The most common indications of atrial fibrillation are palpitations and a pounding heartbeat that is often too fast. The condition is not immediately life-threatening but does increase the risk of stroke and can permanently weaken the heart. Atrial fibrillation can be treated in various ways.
At a glance
- Atrial fibrillation is a type of cardiac arrhythmia, i.e., an abnormal heart rhythm.
- It causes an irregular heartbeat, which is often too fast.
- When this happens, the heart can no longer pump as much blood around the body.
- Atrial fibrillation is generally the result of another chronic condition, such as high blood pressure or coronary heart disease.
- Atrial fibrillation increases the risk of having a stroke.
- There are a number of ways to relieve the symptoms and reduce the risk of stroke.
Note: The information in this article cannot and should not replace a medical consultation and must not be used for self-diagnosis or treatment.
What is atrial fibrillation?
With atrial fibrillation, the signals that regulate the heartbeat are disrupted. As a result, the heart frequently beats too quickly and inconsistently. This means that it is no longer able to pump as much blood around the body. People with atrial fibrillation may feel faint or have symptoms such as clearly noticeable palpitations.
Atrial fibrillation is the most common form of cardiac arrhythmia. It is not immediately life-threatening. In the long term, however, atrial fibrillation increases the risk of a stroke and can also weaken the heart.
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What are the symptoms of atrial fibrillation?
The most common indication of atrial fibrillation is a clearly noticeable pounding heart (“palpitations” to use the medical term). This usually means that the heart is beating faster and less regularly than normal. The heart rate with atrial fibrillation can be far higher than the healthy resting rate of between about 60 and 90 beats per minute.
People with atrial fibrillation may also feel weak and faint. Dizziness and chest tightness are other possible symptoms. However, over half of all people with atrial fibrillation have either no symptoms or only inconclusive symptoms – at least at first.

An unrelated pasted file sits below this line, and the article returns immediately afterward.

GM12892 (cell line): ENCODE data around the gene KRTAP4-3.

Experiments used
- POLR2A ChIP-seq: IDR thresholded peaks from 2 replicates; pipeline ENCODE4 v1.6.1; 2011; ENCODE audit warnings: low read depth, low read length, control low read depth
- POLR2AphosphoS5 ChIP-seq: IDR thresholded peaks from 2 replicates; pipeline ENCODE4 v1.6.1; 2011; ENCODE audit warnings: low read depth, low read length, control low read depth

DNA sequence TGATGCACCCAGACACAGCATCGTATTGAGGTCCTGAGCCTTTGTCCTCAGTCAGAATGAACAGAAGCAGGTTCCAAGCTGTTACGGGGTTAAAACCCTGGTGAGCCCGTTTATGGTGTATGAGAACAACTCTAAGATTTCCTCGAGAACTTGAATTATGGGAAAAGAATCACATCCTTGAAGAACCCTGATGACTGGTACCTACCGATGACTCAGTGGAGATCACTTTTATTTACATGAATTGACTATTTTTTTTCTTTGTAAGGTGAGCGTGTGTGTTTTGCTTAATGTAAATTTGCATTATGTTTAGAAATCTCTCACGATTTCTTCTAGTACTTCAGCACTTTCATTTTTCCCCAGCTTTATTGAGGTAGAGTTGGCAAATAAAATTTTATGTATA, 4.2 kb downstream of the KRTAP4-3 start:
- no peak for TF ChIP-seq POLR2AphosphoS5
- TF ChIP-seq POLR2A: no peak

People who have additional heart problems alongside atrial fibrillation may have more symptoms. In the case of heart failure, for example, atrial fibrillation may noticeably reduce the heart’s performance. This can result in symptoms such as a shortness of breath and exhaustion, especially during physical exertion.
What are the causes of atrial fibrillation?
When the heart beats, the heart muscles rhythmically contract and pump blood into the circulatory system. The heartbeat is regulated by an electrical conduction system. The sinus node generates the signal for a new heartbeat. This is sometimes also referred to as the heart’s “natural pacemaker”.
The sinus node is a cluster of special cells in the wall of the right atrium. The electrical signals from the sinus node are transmitted along the conduction pathways to the atrioventricular node (AV node) and then on to the heart’s chambers. A normal heartbeat is also known as the sinus rhythm.
In people with atrial fibrillation, irregular electrical signals quickly spread through the upper chambers (atria). The sinus node is inactive during atrial fibrillation. As a result, the atria no longer contract and relax in a steady rhythm. Instead, they quiver rapidly and uncontrollably: they “fibrillate”.
The upper chambers of the heart normally help the lower chambers (ventricles) to quickly fill up with blood. Atrial fibrillation reduces the heart’s performance. The lower chambers still pump blood through the body, but they pump less blood less regularly than before.
Atrial fibrillation can have several causes. The most common of these include:
- high blood pressure (hypertension)
- coronary heart disease
- heart attack
- heart failure (although this can also be the result of atrial fibrillation)
What are the risk factors for atrial fibrillation?
The likelihood of atrial fibrillation increases with age. According to estimates, about 2 percent of the total population and about 8 percent of over-65-year-olds are affected.
The risk of atrial fibrillation is higher for people whose close relatives (parents or siblings) have the same condition. The risk is higher for men than for women. People with fair skin are also more likely to have atrial fibrillation than those with other skin tones.
The risk factors for atrial fibrillation include high or frequent alcohol consumption, smoking, diabetes mellitus, high blood pressure, being significantly overweight and sleep apnea. Some of these risk factors are things that people can influence themselves.
How does atrial fibrillation progress?
Atrial fibrillation usually starts with rare, short episodes. Over time, longer episodes may occur or the fibrillation may persist permanently. There are four different types, depending on the length of the episodes:
- With “intermittent” (paroxysmal) atrial fibrillation, the heart rhythm usually returns to normal of its own accord and without treatment within about 48 hours. However, this can also last for up to 7 days. Intermittent atrial fibrillation can occur as a one-off or repeatedly.
- Persistent atrial fibrillation lasts more than seven days.
- Long-standing persistent atrial fibrillation lasts for over a year.
- Permanent atrial fibrillation does not usually go away again.